Procter & Gamble (the corporate parent of the Crest brand) asserted, in response to our inquiry, that their use of polyethylene (PE) in Crest brand toothpaste was harmless and that they would not be adding the substance to any new brands:

The colored polyethylene (PE) specks used in our oral care products are safe, FDA approved food additives. They are used in chewing gums and are commonly used in toothpastes.

P&G and other toothpaste manufacturers use limited amounts of small colored polyethylene specs in some toothpastes. Polyethylene beads are commonly used as scrub beads (e.g., in exfoliating products) but are also sometimes used to give color, like in chewing gum and toothpaste.

There is no evidence from clinical studies or from on-going monitoring to indicate that these particles persist underneath the gumline or cause harm. We've already begun the process of identifying alternatives for use in our toothpaste and the PE specks will be replaced as soon as alternatives are qualified. In addition, we have decided not to introduce microplastic beads into any new product category.

The same products have also been the subject of a large number of positive reviews from users who have found them to be effective tooth whiteners and reported no significant problems or discomfort from using them. At this point we don't have any hard data (other than anecdote) about what proportion of Crest 3D White Vivid purchasers (or other similar toothpastes) have encountered issues with flakes becoming lodged in their gums, how serious an oral hygiene problem this phenomenon might pose, and whether the issue is an inherent drawback with these types of toothpaste or something that affects only a small percentage of users. As some dentists have noted, abrasive toothpastes such as Crest 3D White Vivid can cause discomfort and pain in users with sensitive teeth:

There's no doubt that whitening toothpastes can clean stains off teeth and give them a little extra gleam. But the term "whitening" is misleading, says Dr. Vincent Mayher, a Haddonfield, N.J., dentist and the past president of the Academy of General Dentistry. Unlike trays and strips that can bleach deep within a tooth, he explains, toothpastes can reach only the surface. Besides, he adds, bleaches in toothpastes are useless because they'll get rinsed away before they do anything.

Still, getting rid of surface stains can really brighten a smile, and Mayher says whitening toothpastes can be worth a try as long as a user doesn't expect miracles. If a person has his or her teeth bleached, whitening toothpastes can help keep the teeth from turning yellow again, he adds.

But Mayher also warns of potential problems. Over time, he says, an abrasive toothpaste could wear away the outer layer of enamel on a tooth, exposing the yellowish dentin beneath. "You could actually end up making your teeth look less white." Plus, the abrasives in whitening toothpastes can be painful for some people, so those with sensitive teeth should be careful, he adds.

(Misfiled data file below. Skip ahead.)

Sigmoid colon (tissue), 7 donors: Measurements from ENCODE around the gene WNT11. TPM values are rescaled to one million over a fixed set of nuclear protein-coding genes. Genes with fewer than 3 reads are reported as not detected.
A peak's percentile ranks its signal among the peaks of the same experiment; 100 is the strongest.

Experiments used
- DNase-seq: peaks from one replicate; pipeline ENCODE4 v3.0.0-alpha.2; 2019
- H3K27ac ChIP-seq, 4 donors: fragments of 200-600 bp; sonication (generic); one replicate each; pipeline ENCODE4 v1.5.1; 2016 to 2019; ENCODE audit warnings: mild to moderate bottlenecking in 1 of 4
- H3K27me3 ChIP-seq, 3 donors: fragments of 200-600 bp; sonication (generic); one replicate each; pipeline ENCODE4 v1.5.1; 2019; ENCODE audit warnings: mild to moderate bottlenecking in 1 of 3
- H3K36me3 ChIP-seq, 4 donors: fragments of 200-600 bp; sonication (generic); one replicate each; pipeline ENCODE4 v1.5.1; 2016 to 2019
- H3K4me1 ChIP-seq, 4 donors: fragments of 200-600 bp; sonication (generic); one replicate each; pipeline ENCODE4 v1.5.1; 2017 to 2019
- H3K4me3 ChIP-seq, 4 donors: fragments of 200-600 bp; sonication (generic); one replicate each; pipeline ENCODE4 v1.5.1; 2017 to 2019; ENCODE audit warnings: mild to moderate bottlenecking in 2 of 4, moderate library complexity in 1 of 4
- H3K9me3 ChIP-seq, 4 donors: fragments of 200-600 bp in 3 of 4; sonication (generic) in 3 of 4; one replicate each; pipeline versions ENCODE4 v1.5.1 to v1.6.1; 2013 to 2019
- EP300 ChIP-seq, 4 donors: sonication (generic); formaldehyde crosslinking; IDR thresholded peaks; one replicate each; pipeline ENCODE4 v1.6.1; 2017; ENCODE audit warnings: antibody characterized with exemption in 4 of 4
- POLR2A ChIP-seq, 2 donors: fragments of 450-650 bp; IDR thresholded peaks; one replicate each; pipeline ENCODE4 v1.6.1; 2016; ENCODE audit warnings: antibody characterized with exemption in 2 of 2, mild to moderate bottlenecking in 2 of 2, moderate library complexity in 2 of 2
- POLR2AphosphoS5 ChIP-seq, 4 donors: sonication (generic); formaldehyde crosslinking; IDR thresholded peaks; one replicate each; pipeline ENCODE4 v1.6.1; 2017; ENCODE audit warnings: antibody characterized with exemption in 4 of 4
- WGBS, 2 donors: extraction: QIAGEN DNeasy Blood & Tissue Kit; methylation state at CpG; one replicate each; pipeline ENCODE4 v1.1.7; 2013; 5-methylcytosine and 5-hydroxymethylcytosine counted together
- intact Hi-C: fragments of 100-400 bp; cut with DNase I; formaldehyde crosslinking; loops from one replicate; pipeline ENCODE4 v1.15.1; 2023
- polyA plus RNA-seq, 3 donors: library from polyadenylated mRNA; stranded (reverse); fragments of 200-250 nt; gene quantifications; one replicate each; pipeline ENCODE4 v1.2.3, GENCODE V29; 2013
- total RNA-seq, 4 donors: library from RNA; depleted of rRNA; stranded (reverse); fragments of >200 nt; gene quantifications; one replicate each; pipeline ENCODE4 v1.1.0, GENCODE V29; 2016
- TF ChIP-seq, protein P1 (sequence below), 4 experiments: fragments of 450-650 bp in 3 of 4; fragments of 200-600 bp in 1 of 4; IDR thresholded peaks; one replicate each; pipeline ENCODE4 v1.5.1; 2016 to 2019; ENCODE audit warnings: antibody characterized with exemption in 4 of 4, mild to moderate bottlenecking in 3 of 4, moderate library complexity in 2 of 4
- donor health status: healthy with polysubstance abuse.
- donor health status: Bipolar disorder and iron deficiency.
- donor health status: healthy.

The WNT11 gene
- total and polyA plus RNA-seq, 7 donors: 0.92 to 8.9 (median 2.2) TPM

In August 2014 Crest announced that even though microbeads are "completely safe," they would be phasing out their use, and all Crest products would be microbead-free by March 2016:

Q: What are Microbeads?

A: Microbeads, also known as polyethylene, are commonly used as scrubbing beads in exfoliating products and are also used to impart color, like in chewing gum and toothpaste.

Q: Is it Safe?

A: Yes. The polyethylene microbeads used in Oral Care applications are safe. Polyethylene is an FDA-approved food additive. Years of clinical research show no evidence of particles persisting underneath the gumline or causing harm. The microbeads are an inactive ingredient and not associated with any health risk.

As affirmed by the American Dental Association, clinically relevant dental health studies do not indicate that the ADA Seal should be removed from toothpastes that contain polyethylene microbeads. Products with the ADA Seal have been independently evaluated for safety and effectiveness by the ADA Council on Scientific Affairs.

Q: Why are Microbeads in the toothpaste in the first place?

A: We included these beads in some of Crest���¢��������s toothpastes based on the positive feedback from people who use our products. Dental professionals will attest that enjoyable toothpastes generally promote longer brushing time and thus healthier outcomes. We do understand that preferences change, so we have begun removing microbeads from our toothpastes, and the majority of our product volume will be microbead-free by March 2015. We will complete our removal process and all Crest products will be microbead-free by March 2016. We currently have products without microbeads for those who would prefer them immediately.

Q: Are Microbeads in All Crest Toothpastes?

No. Today, some of our most popular products do not contain microbeads including Crest Whitening + Scope, Crest Baking Soda Peroxide, Crest Extra Whitening, Crest Cavity, and Crest Tartar + Whitening. In those that do, we have begun removing them. In fact, the majority of our product volume will be microbead-free by March 2015. We will complete our removal process by March of 2016, well ahead of any state legislation targets.

Q: Why are you removing it from toothpaste?

A: While the ingredient in question is completely safe, approved for use in foods by the FDA and part of an enjoyable brushing experience for millions of consumers with no issues, we understand there is a growing preference for us to remove this ingredient. So we will. Crest will continue to provide consumers with effective and enjoyable products which are designed to their preferences.

As well, a federal law passed at the end of 2015 requires personal and beauty care product manufacturers to begin eliminating microbeads from their products by 2017.

Additional information:

    Crest Toothpaste Embeds Plastic in Our Gums Crest Toothpaste Embeds Plastic in Our Gums   (DentalBuzz)

Last updated:   1 January 2015


    Woolston, Chris.   "Are Whitening Toothpastes a Bright Idea?"

    Los Angeles Times.   4 July 2011.